Hundreds of refugees from the burned-out Lipa reception center had to endure the winter cold in Bosnia. Andrea Beer was there when they could finally leave the camp.
By Andrea Beer, ARD studio Vienna, currently. Bihac
Several buses are parked at a small intersection in the middle of the countryside near Camp Lipa, around 25 kilometers from Bihac. Hundreds of refugees and migrants are waiting here, they carry their belongings with them in large, colorful plastic bags. When they are supposed to put them in the trunk and get in, there is a certain unease. The groups try to stay together because the destination of the trip is unclear, as one of them says: “I don’t even know where we’re going. They’ll take us to another place. But nobody told us where.”
No water, no electricity, no doctor
No, says this young man from the Islamabad area in Pakistan. It is significantly warmer in the north-west of Bosnia and Herzegovina than in the last few days. But despite the sunshine, he wraps himself in a gray-green plaid wool blanket. Like many of the people waiting here, he looks tired and drained. He was housed at Camp Lipa for six months, he says. But the last few days would have been particularly exhausting. Due to a dispute with the local authorities and the central government in Sarajevo, the International Organization for Migration IOM briefly withdrew from Camp Lipa. Nobody jumped in, and 1200 people were left with it. No water, no electricity, no doctor.
Food was also only allowed to be distributed once a day. On Tuesday morning, the Austrian non-governmental organization SOS Balkanroute provided 1200 servings. Petar Rosantica from Vienna helped organize. He has heard that the people should be taken away, and of course he thinks that is a good thing: “Fortunately. I hope it’s a better place,” he says.
Three young men have just got their portion, they too seem exhausted. Mohammed speaks English best, they say, he should speak for them. “They have given us a lot less in the last few days than they do today,” he says, showing a plastic bag with white bread.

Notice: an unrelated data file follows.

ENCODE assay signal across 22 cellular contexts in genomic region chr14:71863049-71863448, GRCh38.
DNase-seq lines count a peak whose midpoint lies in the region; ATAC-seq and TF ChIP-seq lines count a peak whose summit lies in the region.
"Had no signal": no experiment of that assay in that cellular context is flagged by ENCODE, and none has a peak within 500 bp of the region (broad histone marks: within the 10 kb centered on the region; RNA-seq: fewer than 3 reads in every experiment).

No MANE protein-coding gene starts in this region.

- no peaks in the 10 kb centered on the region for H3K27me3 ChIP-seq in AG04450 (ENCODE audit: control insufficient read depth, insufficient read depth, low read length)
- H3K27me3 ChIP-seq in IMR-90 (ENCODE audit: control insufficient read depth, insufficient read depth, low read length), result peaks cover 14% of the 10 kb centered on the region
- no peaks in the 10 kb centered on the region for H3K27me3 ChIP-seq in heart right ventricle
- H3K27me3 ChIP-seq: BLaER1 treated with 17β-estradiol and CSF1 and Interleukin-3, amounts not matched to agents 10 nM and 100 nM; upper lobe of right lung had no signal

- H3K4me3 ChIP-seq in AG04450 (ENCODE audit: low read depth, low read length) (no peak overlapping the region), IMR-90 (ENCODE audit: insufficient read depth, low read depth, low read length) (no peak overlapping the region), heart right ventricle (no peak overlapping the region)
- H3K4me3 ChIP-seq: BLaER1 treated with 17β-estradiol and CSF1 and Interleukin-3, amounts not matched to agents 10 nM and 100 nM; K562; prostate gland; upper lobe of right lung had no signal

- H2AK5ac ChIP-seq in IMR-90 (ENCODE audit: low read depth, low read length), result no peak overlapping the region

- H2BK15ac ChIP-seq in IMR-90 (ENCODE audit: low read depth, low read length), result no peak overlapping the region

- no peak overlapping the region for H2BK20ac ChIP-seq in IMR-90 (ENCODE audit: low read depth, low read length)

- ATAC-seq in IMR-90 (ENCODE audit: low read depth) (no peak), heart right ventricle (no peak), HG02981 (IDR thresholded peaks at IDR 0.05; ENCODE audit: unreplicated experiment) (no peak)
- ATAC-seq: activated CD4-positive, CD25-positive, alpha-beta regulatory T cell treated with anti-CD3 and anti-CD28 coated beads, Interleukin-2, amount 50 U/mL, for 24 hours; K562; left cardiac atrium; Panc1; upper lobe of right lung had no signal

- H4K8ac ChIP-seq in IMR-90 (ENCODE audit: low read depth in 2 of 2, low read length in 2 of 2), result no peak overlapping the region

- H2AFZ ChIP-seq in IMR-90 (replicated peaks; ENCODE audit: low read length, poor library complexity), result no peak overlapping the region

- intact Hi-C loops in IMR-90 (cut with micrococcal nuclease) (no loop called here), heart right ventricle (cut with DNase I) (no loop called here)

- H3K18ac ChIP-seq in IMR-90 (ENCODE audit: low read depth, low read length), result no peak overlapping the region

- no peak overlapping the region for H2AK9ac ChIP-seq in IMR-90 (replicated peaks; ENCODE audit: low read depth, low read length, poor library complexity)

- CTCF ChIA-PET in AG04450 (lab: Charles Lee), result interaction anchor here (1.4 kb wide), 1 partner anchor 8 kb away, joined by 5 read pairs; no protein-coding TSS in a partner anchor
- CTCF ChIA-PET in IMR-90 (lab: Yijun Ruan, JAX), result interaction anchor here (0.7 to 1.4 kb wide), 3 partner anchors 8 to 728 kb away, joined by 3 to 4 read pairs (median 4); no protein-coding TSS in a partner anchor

The destination is only known in the afternoon
Several refugee organizations are present, and IOM staff can also be seen this morning. The Bosnian police are checking and suddenly there is movement. The camp is to be evacuated, it is surprising for everyone. And let them go, along a dirt road. Somehow some of them seem happy that they are going somewhere and that they don’t have to spend another night in this devastating place in the abandoned, burned-down camp. “Where are we being taken?” Many ask. A bus takes us to Italy, says one, no to Germany. They laugh.
Even while they are boarding, they do not know where they are being taken. And the destination is only known in the afternoon. The refugees and migrants from Camp Lipa near Bihac come to Bradina, around 30 kilometers south of Sarajevo. There they are housed in a building belonging to the Bosnian army. It should be a temporary solution until Camp Lipa is rebuilt, according to the Ministry of Security.
Thousands are still homeless
So the people from Camp Lipa are now near Sarajevo. But the topic remains in the region. More than 2000 refugees and migrants are still homeless in the area. They live in the forest or in vacant buildings. The existing refugee camps in overcrowded.
According to Petar Rosandic, it is not only in Bosnia and Herzegovina that refugee policy must fundamentally change: “The fundamental thing now is to create humane conditions, humane camps. As refugee workers, we know that camps are not a solution in the long term.” No good dynamics developed in camps. That is why there is a need for an EU asylum center in Bosnia and Herzegovina, “where people get answers as to whether or not they have an asylum application approved. But they finally need answers.”